Movie Reviews

Review: “James White” Cries At Us, Not With Us

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James, a 21-year-old New Yorker, struggles to take control of his self-destructive behavior in the face of momentous family challenges.

The more films I watch from both low and high culture, the more steadfast I become in my belief that all films are exploitation movies. Exploitation movies typically take sex and/or violence and show it in lurid detail for the sole and obvious purpose of making money. But really the vast majority of films exist to make money, and most every film is exploiting some type of real life pain in its quest to entertain the audience. The purpose can be more complicated than solely to bring in the moola, but the formula remains generally the same. James White, Josh Mond’s debut feature, is very much exploiting its subject matter. A movie about a young man taking care of his mother as she dies of cancer, it feels very much like a cathartic film. But it is also torture. This is a Sad Movie. It’s meant for people who are on the hunt for a good cry. I remember reading a New Yorker article about the phenomenon of people looking for tear jerking literature. Many even recommended the books in reviews for being able to upset them so. I assume these people would look for the same in their movies, and really, it is good to cry. Crying all day and night, I can assure you, is exhausting, but every now and then turning on the water works is good for cleaning out the cobwebs.

James White didn’t get me to cry, however, mainly because it’s carousel of cancer related drama was repetitive, predictable, and somewhat torturous to watch. It’s unfortunate because the other major elements of James White, mainly the titular character, James, who is played with reckless abandon by Christopher Abbott in a performance that reminded me of Brando’s chest thumping gorilla act as Stanley Kowalski, are ripe for a yummy picture pie. James is a wild child of the New York City nightlife. He’s twenty-something, paunchy, ruggedly handsome, not working, and temperamental to the point of bad boy-ism. The constant closeups totally focused on James make us want to get inside him, to understand why such a jerk is also so irresistible. It’s the age-old question I’ve been asking ever since I tried the Manhattan nightlife scene and was spit out like a flavorless wad of gum. I noticed people like James White got a lot more out of that life than I did, and I became friends with some of them, too, despite also hating them.


But James isn’t made out to be the complicated soul with a predilection to punch. Instead he’s apologized for as a sufferer of a bad parent (his absent father has already passed away in the beginning of the film) and is struggling to get a grip on life while taking care of his dying mother (played angelically by Cynthia Nixon). Carrying mom to the bathroom and listening to her body spill out all kinds of fluids should win any boy Son of the Year, and that’s what James is willing to do. He loves her and she loves him. And while that love is poignant, it’s also a little bit flat.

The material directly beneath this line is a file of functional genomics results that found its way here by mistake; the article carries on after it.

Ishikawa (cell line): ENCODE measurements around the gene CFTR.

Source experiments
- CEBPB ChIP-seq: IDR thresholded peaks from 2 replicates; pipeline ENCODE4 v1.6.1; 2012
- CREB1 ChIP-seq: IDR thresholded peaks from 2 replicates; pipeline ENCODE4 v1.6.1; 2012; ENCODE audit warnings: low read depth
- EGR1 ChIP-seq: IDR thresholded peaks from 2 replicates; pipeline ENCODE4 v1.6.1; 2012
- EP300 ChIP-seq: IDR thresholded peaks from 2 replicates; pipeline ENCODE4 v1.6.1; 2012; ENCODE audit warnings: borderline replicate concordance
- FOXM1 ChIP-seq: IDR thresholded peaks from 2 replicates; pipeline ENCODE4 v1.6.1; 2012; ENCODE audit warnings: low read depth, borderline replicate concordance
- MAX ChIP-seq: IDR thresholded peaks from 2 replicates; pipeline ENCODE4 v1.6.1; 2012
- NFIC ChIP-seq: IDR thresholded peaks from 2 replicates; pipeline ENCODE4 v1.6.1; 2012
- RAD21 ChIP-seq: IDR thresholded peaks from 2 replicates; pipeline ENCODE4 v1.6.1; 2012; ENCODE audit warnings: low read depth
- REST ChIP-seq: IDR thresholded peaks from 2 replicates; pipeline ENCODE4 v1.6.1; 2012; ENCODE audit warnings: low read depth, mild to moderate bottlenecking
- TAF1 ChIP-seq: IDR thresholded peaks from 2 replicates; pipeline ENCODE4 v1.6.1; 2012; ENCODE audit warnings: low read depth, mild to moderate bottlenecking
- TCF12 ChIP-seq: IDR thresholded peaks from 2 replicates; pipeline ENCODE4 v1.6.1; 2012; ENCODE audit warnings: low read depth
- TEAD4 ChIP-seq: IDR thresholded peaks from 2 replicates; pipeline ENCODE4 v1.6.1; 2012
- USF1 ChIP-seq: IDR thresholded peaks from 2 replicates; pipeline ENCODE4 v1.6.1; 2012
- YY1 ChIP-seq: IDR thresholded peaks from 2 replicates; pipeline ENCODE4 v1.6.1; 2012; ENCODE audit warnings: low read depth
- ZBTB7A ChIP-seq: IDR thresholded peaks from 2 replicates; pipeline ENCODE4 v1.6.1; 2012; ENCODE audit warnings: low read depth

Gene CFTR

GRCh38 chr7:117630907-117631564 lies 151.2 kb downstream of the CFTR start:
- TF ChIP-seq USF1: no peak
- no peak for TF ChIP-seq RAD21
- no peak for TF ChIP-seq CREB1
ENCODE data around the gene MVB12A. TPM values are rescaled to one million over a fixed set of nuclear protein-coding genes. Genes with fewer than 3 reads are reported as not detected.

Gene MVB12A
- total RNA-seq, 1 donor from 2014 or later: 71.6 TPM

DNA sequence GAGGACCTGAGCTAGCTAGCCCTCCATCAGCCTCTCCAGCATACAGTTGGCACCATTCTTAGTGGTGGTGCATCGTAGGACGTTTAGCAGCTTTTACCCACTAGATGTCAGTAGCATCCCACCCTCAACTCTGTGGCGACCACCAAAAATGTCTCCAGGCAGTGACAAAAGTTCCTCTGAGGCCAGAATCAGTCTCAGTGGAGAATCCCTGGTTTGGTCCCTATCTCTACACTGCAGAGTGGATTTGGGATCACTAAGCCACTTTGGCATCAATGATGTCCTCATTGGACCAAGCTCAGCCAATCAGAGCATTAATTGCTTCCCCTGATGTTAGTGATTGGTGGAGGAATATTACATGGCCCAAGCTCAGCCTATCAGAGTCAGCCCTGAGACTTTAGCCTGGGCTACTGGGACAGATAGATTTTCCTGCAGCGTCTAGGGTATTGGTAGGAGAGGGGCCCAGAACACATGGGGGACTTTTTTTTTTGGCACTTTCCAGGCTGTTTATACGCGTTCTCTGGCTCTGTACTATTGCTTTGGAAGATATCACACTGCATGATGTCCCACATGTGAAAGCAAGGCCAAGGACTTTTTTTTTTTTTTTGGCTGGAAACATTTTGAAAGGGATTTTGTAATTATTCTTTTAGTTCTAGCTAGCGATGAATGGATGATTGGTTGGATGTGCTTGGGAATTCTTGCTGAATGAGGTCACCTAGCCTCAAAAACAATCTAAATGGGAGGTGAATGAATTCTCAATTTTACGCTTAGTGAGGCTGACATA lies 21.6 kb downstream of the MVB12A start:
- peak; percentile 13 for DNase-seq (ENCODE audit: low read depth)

James White makes James “likeable” instead of making him human. For all his anger issues, his inability to get a job, his minor irresponsibility in taking care of his mother, it is more than understandable given the circumstances. James’ faults are made easily forgivable, and therefore aren’t interesting or challenging. Many people I’ve talked to groan at the challenge of sympathizing with a character who is too unlikeable to be “likeable.” It is a much richer experience to be challenged rather than patronized. The cartoonist Roz Chast’s memoir Can We Talk About Something More Pleasant? is freakishly honest about the burden of taking care of her elderly parents in their last years of life. The result isn’t disgust for Chast, but a deep emotional bond with her, a level of universality that is rarely ever reached.


James White doesn’t go for all that. It doesn’t challenge us intellectually. And that’s fine. But that’s where I get to the idea of exploitation. Ingmar Bergman’s Cries & Whispers is an agonizing cinematic experience, in a good way. Michael Haneke’s Amour is a slow burn that pays off in a dark, morally ambiguous twist. Both of these films deal with similar situations of sickness, family, love, death, and burden. I’d argue they, too, are exploitative of their subject matter. And they are very good films (Bergman’s is one of the best ever, and Haneke’s solid, though very well received when it released in 2012). Mond’s James White is a far cry from Bergman or Haneke, but it shares in their exploitative ways, only to much less success, even if it garners more tears.


  • Acting - 7/10
  • Cinematography - 6/10
  • Plot/Screenplay - 4/10
  • Setting/Theme - 4/10
  • Buyability - 2/10
  • Recyclability - 1/10
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